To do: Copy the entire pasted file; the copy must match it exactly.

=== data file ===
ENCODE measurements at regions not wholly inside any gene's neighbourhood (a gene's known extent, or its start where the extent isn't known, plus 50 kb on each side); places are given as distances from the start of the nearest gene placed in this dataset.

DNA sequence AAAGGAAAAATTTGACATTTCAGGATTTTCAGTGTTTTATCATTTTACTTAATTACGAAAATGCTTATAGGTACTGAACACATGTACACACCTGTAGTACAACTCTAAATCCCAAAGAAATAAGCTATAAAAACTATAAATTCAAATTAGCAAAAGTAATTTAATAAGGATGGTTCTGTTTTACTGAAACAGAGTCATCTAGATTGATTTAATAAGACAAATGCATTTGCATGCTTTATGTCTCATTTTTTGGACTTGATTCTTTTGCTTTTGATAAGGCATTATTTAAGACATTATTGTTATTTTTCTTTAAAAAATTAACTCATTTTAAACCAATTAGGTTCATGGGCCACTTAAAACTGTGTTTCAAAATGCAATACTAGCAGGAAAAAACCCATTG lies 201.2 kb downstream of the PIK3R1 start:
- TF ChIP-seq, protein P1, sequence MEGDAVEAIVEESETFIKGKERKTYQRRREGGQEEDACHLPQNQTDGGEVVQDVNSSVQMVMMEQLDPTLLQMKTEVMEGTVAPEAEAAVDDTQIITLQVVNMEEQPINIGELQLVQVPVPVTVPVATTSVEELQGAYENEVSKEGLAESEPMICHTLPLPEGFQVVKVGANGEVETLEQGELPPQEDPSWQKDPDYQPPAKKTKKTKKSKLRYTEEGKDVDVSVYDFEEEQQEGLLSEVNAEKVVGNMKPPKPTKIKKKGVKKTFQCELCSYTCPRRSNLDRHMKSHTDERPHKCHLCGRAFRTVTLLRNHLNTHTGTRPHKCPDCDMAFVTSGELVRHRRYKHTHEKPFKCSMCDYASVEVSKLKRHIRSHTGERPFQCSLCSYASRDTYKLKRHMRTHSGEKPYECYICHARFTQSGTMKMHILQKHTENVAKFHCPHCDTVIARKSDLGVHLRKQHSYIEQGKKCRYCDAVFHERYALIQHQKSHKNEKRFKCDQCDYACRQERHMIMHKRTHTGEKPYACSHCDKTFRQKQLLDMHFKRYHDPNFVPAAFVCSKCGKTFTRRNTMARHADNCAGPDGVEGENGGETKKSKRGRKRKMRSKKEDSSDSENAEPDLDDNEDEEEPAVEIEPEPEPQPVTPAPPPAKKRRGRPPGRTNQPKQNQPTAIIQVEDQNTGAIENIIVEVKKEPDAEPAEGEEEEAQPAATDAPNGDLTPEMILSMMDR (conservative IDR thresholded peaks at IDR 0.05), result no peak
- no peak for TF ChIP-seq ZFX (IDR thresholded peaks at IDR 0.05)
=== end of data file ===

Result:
ENCODE measurements at regions not wholly inside any gene's neighbourhood (a gene's known extent, or its start where the extent isn't known, plus 50 kb on each side); places are given as distances from the start of the nearest gene placed in this dataset.

DNA sequence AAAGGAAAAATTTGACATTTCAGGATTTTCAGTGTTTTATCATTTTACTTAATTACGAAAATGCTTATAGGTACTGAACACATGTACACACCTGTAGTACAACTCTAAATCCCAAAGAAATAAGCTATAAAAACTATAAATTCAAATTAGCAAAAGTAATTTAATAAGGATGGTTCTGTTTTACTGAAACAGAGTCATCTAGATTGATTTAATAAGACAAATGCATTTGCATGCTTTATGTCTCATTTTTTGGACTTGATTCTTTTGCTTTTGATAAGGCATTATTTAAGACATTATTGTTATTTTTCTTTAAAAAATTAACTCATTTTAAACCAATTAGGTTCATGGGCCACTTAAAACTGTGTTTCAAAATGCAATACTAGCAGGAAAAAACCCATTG lies 201.2 kb downstream of the PIK3R1 start:
- TF ChIP-seq, protein P1, sequence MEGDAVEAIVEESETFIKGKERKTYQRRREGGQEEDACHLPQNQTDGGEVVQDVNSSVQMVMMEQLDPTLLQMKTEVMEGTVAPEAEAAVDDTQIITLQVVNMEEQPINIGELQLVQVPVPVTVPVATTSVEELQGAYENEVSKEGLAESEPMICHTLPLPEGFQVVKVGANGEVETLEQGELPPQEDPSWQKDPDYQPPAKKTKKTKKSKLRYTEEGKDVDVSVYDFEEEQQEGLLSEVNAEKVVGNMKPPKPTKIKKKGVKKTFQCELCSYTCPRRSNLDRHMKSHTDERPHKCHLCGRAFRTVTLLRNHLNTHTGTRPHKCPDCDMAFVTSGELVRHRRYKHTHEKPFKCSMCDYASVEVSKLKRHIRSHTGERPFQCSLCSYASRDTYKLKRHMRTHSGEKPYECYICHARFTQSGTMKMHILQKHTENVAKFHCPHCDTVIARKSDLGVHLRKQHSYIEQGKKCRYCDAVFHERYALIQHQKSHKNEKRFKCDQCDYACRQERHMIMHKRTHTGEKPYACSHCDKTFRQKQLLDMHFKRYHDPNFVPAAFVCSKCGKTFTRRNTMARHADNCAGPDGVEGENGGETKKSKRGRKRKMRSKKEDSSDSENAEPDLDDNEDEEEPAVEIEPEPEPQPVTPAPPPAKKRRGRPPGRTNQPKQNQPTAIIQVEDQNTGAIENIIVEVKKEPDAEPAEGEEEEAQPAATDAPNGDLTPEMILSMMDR (conservative IDR thresholded peaks at IDR 0.05), result no peak
- no peak for TF ChIP-seq ZFX (IDR thresholded peaks at IDR 0.05)